Coworker Wants My Job


My coworker is very shrewd. She’s nice, buys people birthday balloons, cards for everyone to sign, gives other people food in the building, etc. Whenever I must be out of the office, she works my desk, which is fine, but she keeps on trying to do my do work even when I return. It makes me very angry, and I don’t know how to handle this diplomatically. How should I handle this?


Very Angry


Dear Very Angry:

Isn’t it good that you don’t have the opposite problem; a coworker who doesn’t think of others’ birthdays and allows work to pile up when you are out of the office? You say she’s “shrewd” and you title your question “Coworker Wants My Job.” This picture you paint of her is of a manipulative individual. Perhaps she is this way, but your description of what she does doesn’t provide evidence of ill motives. So there must be other aspects of her behavior that have caused you to have a negative opinion of her or you are mistaken in assuming she is out to get you.

Let’s say you are right; that she does want your job. Should you watch your back because she might sabotage you work? Yes, that is a possibility. You must then make sure that nothing she does that goes out in your name is in error. You need to define who does and doesn’t do tasks that come to your office. You will need to match her thoughtfulness to others. You might do for her what she is doing for you when she’s out of the office. Get my point? To work with this fear that she is “shrewd” can make you wary, stressed and constantly competitive.

Your question is a symptom that something is not right. That is not psychologically healthy even if that uneasy feeling and anger is only a fiction of your insecurity and imagination. Don’t allow this anger to fester. Do what you can to deal with what is real and dismiss what is not. The feeling that your coworker is shrewd and calculating might be real. If so, confront that. If she commits underhanded acts, confront her, and if they continue bring them to the attention of you supervisor. Ask that they be investigated and stopped. However, since you say you have no problem with what your coworker does when you are out of the office, the chances are that you can clarify who does what and come to an understanding that lessens your frustration with her. Coming to work each day worrying a coworker is after your job is uncomfortable and can escalate into an antagonistic relationship. And if it does escalate into a competition, you, too, then could be seen as insecure and manipulative, especially if you gossip with others in your office about a negative assessment of your coworker. Therefore, rather than thinking these negative and possibly correct thoughts about your coworker, you have the choice of bringing these thoughts to the surface. How? There are several options, some which are overlapping: 1) At the moment she does something that is your job, you can kindly say, “Alice, that is my job, please don’t do it.” If she protests, this is when you can make it clear by repeating yourself. I don’t recommend this option because you first need to clarify who does what. 2) Talk candidly with your coworker. Share your feelings that she is plotting to take your job. Tell her why you have this feeling. Ask her if there is any bit of truth in your worry. Confront that possibility, even if she denies it, and brainstorm of ways to compete and or cooperate in ways that will benefit each of your career goals. Plan and plot on ways for you each make your current jobs easier, more effective, and your future more satisfying. 3) Have a time-out meeting with her. Come to a clear understanding of: · What assignments you each will do solo · Which you can do when the other is out of the office · What you can collaboratively do together. Specify a trail period, such as two weeks to determine if you both think this satisfactory or if the definition of who does what needs some tweaking. 4) Don’t reveal your anger and worry that she is out for your job. Rather focus on enlisting your supervisor and all coworkers to work as a team. To do this, speak of your supervisor as a coach and enlist her/him to weekly skull sessions committed to finding ways to cut waste; wasted supplies, wasted time, wasted money and ways to innovate; innovations of improving the products you deliver to inside and external customers. Become a cheerleader for your coach and teammates.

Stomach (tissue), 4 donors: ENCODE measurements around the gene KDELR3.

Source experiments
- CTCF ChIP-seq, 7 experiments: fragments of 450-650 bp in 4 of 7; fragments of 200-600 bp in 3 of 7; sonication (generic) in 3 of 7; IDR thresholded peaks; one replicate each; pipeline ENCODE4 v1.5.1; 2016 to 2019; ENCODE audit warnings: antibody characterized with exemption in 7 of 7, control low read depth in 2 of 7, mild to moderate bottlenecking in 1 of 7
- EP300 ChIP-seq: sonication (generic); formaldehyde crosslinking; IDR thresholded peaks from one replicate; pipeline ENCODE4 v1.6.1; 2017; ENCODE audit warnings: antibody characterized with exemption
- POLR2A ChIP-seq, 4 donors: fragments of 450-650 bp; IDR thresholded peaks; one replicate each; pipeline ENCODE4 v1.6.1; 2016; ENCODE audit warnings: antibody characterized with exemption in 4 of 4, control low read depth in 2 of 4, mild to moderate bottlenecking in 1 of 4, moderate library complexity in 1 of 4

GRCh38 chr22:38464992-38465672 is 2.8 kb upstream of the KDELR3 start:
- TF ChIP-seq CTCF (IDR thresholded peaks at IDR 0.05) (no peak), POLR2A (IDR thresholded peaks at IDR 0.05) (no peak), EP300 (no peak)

These are options for you to think through. If they don’t strike you as worth trying, hopefully they will prompt you to find more creative and viable approaches. Can you? Can you work with your coworker with hands, head, and heart? Can you do what it takes to make what I call big WEGOS? If you find time, please tell us what you elect to do and how it is working out after a few weeks.

William Gorden